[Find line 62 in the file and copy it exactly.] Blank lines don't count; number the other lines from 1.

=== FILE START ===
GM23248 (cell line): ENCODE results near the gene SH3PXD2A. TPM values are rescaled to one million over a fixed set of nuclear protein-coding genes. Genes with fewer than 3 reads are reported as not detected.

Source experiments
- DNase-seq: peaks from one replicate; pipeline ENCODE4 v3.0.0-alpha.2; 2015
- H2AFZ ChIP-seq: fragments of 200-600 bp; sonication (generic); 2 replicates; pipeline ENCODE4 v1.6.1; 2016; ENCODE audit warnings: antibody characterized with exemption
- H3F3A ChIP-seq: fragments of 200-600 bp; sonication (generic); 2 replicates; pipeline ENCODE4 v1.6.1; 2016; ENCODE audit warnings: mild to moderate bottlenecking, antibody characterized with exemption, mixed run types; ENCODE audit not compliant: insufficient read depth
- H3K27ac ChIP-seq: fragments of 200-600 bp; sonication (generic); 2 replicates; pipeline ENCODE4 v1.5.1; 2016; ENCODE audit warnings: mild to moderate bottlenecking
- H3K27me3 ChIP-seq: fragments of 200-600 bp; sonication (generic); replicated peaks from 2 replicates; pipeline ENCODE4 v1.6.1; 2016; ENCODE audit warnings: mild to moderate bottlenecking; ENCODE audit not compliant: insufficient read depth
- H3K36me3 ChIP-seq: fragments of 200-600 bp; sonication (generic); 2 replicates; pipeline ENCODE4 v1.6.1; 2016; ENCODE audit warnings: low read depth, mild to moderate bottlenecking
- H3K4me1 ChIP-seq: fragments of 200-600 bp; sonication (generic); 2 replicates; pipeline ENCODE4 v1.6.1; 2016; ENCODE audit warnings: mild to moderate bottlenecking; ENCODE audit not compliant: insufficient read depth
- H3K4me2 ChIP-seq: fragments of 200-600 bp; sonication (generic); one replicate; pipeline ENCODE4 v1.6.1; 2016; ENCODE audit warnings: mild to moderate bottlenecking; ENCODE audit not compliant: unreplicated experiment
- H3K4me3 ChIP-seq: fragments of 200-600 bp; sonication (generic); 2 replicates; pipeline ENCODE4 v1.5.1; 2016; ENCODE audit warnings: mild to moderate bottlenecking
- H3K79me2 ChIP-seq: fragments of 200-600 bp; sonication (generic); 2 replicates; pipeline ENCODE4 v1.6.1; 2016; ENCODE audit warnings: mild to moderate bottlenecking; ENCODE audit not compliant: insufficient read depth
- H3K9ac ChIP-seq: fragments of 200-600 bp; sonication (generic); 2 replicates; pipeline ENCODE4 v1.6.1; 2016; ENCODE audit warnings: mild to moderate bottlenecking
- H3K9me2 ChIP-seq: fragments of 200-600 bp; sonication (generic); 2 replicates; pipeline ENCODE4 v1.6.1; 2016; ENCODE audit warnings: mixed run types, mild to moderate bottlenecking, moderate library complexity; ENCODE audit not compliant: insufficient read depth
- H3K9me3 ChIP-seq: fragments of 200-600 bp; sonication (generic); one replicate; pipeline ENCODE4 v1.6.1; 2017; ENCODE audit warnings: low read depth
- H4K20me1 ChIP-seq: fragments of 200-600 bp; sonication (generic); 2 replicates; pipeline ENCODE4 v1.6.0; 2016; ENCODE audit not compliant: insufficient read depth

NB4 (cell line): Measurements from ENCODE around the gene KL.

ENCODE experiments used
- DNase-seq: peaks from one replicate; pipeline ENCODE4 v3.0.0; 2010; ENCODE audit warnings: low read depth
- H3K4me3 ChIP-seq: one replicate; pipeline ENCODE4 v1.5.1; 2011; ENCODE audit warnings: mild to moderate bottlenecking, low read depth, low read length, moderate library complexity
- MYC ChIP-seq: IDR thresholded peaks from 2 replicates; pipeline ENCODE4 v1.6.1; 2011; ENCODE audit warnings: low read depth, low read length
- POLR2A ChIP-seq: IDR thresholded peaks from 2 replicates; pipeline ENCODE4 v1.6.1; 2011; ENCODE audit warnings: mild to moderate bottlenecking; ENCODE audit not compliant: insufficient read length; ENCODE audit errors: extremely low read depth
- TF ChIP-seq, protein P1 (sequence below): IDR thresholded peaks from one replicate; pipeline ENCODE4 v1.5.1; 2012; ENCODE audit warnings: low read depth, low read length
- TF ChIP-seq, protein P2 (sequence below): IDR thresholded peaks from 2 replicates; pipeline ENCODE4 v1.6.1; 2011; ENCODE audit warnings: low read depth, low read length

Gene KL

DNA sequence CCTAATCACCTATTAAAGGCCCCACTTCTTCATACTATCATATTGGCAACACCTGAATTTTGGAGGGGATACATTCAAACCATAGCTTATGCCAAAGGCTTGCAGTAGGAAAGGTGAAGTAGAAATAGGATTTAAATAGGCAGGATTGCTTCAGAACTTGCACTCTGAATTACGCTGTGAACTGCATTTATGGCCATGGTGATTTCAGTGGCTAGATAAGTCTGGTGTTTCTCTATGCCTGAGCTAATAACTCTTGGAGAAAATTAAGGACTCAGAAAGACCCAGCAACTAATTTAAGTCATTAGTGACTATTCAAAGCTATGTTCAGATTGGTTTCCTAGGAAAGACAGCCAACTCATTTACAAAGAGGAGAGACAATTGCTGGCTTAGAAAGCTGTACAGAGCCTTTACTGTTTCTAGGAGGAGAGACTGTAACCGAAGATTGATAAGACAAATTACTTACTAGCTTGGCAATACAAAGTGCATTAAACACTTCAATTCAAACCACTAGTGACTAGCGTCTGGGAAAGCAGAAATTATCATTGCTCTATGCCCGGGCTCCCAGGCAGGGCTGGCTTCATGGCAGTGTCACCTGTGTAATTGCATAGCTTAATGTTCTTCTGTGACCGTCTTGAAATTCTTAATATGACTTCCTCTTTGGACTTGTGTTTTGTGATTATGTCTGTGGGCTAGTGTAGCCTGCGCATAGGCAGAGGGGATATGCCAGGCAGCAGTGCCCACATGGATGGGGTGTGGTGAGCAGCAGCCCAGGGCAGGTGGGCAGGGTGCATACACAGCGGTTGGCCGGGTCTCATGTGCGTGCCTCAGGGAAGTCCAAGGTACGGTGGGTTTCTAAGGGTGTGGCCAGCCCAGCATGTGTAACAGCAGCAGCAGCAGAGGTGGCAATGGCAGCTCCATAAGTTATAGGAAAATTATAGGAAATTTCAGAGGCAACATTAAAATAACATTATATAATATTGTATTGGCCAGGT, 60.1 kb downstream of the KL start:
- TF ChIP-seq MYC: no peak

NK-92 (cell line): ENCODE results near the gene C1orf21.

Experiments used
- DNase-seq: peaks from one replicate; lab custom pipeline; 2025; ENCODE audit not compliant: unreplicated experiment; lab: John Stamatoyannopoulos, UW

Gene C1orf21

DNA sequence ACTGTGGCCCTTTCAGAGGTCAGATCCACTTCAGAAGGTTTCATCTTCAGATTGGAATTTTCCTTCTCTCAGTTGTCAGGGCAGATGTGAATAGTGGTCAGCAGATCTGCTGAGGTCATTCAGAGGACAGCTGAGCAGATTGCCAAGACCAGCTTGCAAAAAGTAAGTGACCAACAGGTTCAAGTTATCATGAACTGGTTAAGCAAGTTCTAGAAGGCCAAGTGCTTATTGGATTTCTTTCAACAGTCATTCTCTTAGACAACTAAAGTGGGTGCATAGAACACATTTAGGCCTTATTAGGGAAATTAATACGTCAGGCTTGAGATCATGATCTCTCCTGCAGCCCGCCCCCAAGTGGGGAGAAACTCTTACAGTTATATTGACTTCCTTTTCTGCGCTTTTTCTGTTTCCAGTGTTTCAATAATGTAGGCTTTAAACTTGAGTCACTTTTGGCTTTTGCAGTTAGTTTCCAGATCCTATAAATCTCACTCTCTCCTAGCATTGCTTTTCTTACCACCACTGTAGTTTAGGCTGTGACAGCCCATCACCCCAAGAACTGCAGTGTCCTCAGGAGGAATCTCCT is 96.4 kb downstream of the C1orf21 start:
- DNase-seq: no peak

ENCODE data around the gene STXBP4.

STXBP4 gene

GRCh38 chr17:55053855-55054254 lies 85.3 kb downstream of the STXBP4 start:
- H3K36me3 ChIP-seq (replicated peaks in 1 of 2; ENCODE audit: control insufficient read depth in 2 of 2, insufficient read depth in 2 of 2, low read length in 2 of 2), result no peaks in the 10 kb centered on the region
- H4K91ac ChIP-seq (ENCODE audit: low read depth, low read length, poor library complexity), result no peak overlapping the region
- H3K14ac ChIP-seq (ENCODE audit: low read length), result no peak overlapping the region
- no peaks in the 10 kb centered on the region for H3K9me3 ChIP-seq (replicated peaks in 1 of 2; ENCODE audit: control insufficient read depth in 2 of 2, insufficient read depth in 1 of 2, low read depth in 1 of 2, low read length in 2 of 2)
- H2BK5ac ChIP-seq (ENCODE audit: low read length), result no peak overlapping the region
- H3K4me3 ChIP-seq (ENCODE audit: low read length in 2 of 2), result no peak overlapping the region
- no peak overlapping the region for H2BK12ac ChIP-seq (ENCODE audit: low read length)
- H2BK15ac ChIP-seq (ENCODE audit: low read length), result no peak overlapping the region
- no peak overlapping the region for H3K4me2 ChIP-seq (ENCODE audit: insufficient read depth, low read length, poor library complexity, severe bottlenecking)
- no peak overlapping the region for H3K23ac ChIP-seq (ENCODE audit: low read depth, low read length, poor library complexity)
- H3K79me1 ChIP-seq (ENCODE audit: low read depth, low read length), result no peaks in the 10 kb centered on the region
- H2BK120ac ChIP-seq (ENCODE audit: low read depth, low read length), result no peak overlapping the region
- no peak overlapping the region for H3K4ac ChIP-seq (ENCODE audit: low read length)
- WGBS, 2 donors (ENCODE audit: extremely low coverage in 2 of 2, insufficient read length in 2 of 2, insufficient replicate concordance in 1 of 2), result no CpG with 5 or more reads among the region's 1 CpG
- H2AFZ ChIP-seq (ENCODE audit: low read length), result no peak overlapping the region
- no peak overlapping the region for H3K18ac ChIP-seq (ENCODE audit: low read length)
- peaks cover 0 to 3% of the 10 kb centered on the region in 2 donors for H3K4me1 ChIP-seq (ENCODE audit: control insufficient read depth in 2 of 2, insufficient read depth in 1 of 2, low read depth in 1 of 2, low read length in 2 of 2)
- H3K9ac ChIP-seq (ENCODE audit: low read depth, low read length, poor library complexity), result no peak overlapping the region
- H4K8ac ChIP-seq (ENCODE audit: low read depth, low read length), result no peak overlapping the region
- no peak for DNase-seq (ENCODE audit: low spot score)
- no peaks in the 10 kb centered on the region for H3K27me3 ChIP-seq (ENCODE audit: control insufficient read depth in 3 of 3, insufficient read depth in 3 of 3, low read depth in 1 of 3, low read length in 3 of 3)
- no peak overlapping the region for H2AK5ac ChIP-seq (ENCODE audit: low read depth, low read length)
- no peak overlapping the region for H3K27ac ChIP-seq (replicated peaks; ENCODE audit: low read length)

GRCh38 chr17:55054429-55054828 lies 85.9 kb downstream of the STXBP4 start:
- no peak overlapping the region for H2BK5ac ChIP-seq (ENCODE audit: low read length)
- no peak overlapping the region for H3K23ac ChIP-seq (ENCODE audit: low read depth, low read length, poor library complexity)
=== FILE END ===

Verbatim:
- no peak overlapping the region for H3K23ac ChIP-seq (ENCODE audit: low read depth, low read length, poor library complexity)